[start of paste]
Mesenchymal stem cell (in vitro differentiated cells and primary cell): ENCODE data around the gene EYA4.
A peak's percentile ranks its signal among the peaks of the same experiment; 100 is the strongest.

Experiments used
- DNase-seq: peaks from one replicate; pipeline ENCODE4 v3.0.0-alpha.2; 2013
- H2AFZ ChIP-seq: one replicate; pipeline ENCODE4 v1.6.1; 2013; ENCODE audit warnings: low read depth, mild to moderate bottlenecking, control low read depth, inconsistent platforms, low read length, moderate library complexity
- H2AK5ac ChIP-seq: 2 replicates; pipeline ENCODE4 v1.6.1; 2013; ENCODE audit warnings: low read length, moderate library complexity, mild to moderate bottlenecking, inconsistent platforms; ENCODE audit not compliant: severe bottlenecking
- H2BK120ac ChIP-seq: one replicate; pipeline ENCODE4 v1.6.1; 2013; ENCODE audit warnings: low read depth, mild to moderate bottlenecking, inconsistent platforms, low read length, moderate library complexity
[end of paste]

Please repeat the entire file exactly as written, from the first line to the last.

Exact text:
Mesenchymal stem cell (in vitro differentiated cells and primary cell): ENCODE data around the gene EYA4.
A peak's percentile ranks its signal among the peaks of the same experiment; 100 is the strongest.

Experiments used
- DNase-seq: peaks from one replicate; pipeline ENCODE4 v3.0.0-alpha.2; 2013
- H2AFZ ChIP-seq: one replicate; pipeline ENCODE4 v1.6.1; 2013; ENCODE audit warnings: low read depth, mild to moderate bottlenecking, control low read depth, inconsistent platforms, low read length, moderate library complexity
- H2AK5ac ChIP-seq: 2 replicates; pipeline ENCODE4 v1.6.1; 2013; ENCODE audit warnings: low read length, moderate library complexity, mild to moderate bottlenecking, inconsistent platforms; ENCODE audit not compliant: severe bottlenecking
- H2BK120ac ChIP-seq: one replicate; pipeline ENCODE4 v1.6.1; 2013; ENCODE audit warnings: low read depth, mild to moderate bottlenecking, inconsistent platforms, low read length, moderate library complexity